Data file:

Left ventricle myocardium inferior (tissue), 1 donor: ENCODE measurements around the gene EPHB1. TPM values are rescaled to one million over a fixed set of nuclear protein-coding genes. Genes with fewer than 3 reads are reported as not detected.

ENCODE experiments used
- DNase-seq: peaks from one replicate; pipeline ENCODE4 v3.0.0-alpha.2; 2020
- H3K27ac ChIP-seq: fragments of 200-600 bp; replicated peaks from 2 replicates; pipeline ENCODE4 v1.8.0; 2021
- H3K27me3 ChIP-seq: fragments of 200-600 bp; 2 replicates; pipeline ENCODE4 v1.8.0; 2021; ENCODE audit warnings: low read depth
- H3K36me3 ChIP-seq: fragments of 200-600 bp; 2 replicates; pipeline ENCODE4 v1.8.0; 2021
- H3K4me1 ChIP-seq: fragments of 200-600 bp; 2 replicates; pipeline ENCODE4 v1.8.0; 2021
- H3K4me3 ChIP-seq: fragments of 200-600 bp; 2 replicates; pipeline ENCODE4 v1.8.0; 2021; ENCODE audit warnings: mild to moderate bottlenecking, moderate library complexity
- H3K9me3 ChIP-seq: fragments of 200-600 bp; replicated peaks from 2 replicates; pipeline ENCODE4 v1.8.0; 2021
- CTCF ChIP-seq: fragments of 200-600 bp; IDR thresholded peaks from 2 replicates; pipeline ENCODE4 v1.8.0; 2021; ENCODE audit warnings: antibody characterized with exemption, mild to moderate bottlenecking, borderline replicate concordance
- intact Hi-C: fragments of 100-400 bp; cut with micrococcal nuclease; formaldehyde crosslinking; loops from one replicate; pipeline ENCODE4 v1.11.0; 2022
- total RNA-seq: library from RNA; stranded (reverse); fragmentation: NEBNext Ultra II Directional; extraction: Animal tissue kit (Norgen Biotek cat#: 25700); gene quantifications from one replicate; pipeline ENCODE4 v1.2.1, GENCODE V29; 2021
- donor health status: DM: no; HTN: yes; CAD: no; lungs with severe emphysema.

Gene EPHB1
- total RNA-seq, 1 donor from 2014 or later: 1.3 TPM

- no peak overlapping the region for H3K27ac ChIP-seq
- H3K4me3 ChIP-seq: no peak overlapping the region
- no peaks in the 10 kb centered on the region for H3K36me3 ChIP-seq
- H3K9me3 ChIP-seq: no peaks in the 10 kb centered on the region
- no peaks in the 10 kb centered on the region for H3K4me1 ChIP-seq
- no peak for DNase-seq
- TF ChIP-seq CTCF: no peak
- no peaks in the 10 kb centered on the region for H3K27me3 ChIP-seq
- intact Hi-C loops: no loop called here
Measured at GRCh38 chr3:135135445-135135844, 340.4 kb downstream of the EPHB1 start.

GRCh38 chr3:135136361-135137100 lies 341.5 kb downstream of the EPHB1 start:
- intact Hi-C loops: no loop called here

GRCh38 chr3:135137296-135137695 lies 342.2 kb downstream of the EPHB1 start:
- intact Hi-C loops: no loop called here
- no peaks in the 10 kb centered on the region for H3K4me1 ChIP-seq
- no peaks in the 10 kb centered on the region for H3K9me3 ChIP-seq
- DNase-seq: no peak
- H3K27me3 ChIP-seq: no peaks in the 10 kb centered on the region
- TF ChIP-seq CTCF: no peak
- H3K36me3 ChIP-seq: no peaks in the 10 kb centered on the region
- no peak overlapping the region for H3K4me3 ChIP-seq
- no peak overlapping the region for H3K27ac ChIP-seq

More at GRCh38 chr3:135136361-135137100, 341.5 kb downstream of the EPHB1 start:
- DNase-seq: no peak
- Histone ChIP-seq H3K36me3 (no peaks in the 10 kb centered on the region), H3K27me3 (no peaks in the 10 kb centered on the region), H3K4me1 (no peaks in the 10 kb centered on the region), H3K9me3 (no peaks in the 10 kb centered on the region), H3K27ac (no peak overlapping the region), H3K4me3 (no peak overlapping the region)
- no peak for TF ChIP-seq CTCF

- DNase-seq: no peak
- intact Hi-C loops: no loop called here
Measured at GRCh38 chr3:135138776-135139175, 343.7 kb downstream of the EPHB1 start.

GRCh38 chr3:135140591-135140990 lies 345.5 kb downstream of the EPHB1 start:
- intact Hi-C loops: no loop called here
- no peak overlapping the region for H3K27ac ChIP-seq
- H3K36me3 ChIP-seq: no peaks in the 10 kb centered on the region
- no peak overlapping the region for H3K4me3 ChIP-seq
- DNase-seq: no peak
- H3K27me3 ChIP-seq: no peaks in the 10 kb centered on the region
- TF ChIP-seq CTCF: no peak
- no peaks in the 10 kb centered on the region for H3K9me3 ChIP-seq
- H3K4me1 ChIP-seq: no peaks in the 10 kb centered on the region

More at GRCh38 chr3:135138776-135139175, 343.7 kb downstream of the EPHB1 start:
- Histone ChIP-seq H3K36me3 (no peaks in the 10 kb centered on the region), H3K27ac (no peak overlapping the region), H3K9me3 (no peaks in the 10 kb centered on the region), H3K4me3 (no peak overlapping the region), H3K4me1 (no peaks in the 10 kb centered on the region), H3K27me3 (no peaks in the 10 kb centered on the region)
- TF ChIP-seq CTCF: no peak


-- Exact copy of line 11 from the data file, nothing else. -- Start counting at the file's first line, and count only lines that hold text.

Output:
- intact Hi-C: fragments of 100-400 bp; cut with micrococcal nuclease; formaldehyde crosslinking; loops from one replicate; pipeline ENCODE4 v1.11.0; 2022